Reflections on the #theAfricanCOP (COP 27): Balancing Adaption, Resilience and Financing
Zimbabwe is a net greenhouse emitter – producing far less emissions than its forests can easily absorb. This, however, did not help save its crop from being fried this season as the country now stares, squarely, at yet another climate change-induced draught. The small southern African country needs climate adaptation. And that, very fast. Like any other developing country, it is having to bear the brunt of the adverse effects of climate change. Its underdeveloped economy spells doom for its populace who will have to look up to donors as the country can ill-afford the financing of the humanitarian crisis it is now facing. Clearly, its agriculture-based economy is not climate resilient. This is something that it is hoping can be improved with greater cooperation with other developing countries across the globe and with fellow African countries in particular.
As the world prepares for the 27th session of the Conference of Parties (COP27) in Egypt later this year it will be hoping for developed countries to honour their commitments from the Paris Agreement to support developing countries’ adaptation and resilience mechanisms to reduce their vulnerability to the climate change. As it is, developed countries failed to fulfill their obligation to deliver USD 100 billion by 2020 for the implementation of mitigation and adaptation actions. The Committee of African Heads of State and Government on Climate Change (CAHOSCC) at a meeting convened on the February 6, 2022 in preparation for CoP27 noted that Africa is witnessing the worst impact phenomenon associated with global warming such as droughts, floods and cyclones.
Climate change impact is costing African economies between 3% – 5% of their GDP, CAHOSCC stated in a speech presented by then outgoing coordinator President Cyril Ramaphosa of South Africa. Kenya president Uhuru Kenyatta took over the post. COP27, which will be hosted by incoming COP President, Egypt, will be considered to be a success by Zimbabwe and the continent based on how much is done to ensure that Africa moves towards climate resilience by ensuring that its special needs are prioritized. Africa has commendably been balancing its push for adequate financial and technical support with stepping up its contributions to addressing the global climate challenge despite contributing the least to causing the crisis. These include halting and reversing degradation of ecosystems and protecting carbon sinks.
The African Union has since developed the AU Climate Change and Resilient Development Strategy and Action Plan to guide, coordinate and support the Continent’s response to Climate Change for the period 2022-2032. Chairperson of the African Union Commission, Moussa Faki Mahamat commended African countries at the CAHOSCC meeting for moving to domesticate the Paris Agreement. “Africa is engaging itself in domesticating the Paris Agreement which sets an ambitious target by agreeing to hold the increase in the global average temperature to well below 2 °C above pre-industrial levels and to pursue efforts to limit the temperature increase to 1.5 °C above pre-industrial levels,” Mahamat said.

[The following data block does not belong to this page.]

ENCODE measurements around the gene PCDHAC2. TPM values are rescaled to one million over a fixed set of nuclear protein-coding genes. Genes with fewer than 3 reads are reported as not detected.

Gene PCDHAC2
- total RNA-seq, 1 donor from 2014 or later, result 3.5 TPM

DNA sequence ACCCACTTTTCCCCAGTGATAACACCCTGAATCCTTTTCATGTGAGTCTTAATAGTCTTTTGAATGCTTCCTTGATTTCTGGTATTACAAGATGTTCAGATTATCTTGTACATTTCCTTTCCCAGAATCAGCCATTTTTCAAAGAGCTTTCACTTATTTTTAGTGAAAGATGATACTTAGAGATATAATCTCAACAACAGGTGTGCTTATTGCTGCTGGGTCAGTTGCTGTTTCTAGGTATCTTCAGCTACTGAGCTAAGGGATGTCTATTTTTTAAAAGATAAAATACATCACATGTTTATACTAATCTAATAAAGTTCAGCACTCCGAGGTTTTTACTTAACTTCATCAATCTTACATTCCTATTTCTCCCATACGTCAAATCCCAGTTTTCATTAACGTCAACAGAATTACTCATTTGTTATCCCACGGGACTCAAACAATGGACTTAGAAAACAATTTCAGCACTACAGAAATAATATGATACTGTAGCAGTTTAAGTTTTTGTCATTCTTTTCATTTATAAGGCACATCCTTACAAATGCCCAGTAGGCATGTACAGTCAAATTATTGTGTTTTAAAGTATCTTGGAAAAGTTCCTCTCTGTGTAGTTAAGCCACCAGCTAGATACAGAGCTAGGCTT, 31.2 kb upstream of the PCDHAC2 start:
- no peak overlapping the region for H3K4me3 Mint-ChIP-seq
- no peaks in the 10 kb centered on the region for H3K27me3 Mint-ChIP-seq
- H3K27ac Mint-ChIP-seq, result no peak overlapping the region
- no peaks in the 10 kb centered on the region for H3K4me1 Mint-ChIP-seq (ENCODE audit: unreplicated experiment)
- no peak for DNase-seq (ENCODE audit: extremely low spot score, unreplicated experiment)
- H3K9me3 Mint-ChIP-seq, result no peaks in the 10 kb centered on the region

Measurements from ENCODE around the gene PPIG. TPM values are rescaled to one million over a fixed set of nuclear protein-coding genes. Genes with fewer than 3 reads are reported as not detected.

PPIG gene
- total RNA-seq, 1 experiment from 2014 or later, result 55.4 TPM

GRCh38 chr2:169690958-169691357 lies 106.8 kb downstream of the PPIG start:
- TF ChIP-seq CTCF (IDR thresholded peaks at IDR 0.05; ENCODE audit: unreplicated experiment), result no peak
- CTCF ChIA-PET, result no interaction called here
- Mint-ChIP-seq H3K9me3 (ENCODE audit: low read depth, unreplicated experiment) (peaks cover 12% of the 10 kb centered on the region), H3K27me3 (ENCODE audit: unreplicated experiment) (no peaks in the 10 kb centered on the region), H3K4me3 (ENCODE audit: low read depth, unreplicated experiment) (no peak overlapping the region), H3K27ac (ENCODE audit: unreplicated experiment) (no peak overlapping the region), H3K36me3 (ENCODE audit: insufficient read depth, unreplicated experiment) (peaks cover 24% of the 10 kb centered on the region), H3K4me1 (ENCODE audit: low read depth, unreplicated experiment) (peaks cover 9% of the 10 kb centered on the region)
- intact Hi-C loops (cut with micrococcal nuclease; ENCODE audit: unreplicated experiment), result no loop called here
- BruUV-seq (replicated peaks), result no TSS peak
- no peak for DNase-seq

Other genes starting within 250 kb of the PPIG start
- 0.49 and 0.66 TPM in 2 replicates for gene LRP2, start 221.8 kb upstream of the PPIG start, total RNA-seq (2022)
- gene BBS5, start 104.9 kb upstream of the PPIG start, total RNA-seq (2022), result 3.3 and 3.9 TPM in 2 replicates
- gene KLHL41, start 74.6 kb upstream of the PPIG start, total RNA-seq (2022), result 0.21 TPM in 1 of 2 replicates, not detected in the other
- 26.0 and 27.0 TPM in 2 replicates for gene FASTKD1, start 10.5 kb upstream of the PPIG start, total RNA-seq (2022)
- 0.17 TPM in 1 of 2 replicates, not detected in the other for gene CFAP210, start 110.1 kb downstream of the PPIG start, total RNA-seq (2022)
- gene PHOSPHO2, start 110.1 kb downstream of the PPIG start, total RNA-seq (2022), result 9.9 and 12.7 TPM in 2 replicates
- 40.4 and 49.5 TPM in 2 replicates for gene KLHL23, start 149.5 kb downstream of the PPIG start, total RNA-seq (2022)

He commended member States for presenting ambitious Nationally Determined Contributions (NDCs) targets. “It is truly gratifying to note that all African countries submitted ambitious targets under their NDCs,” Mahamat said. He said with adequate financial and technical support, member States will be on track to fulfil their commitments and obligations under the Paris agreement.
Green Governance Zimbabwe Trust (GGZT), a community-based organization in Zimbabwe, has been working tirelessly to support the Zimbabwean government in response to the climate change realities and in making the necessary responses. GGZT in 2021 contributed towards the development of the NDCs, in the youth consultations that the country will use to address climate change as spelt out in the Paris Agreement. These have since been finalised and made into a policy document which should be adopted and mainstreamed across public and private sector economic activities. GGZT also plans to embark in the process of NDCs policy awareness to ensure that everyone supports them.
It has however not been all positive with regards to government’s efforts. In August 2019, the government of Zimbabwe developed the renewable energy policy which lays out guidelines for Promoting Investment in Renewable Energy, Procurement Mechanisms for Renewable Energy in Zimbabwe, Promoting Off-grid Technologies and Other Clean Energy Solutions in Zimbabwe and Promote Local Manufacturing of Renewable Energy Technologies. If implemented well, the renewable energy policy would contribute towards climate change mitigation. The government implemented retrogressive energy solutions in recent years through coal production at the expense of the renewable energy agenda. Otherwise, there is need to continue working especially on promoting climate finance mechanisms towards green energy transition.
The financing models to support green energy transition, innovation and even awareness are not clear therefore there needs to be a policy lobbying for governments, bi-lateral partners and private sector on the direction that should be taken to ensure that deliberate steps are taken. This is expected to be one of the major issues at COP27 as Africa continues to push balance between Mitigation, Adaptation and Finance as had been agreed in Paris whose obligations are yet to be made and may continue to be a challenge in the face of the impact of Covid-19 and now the Russian invasion of Ukraine which has adversely affected the global economy.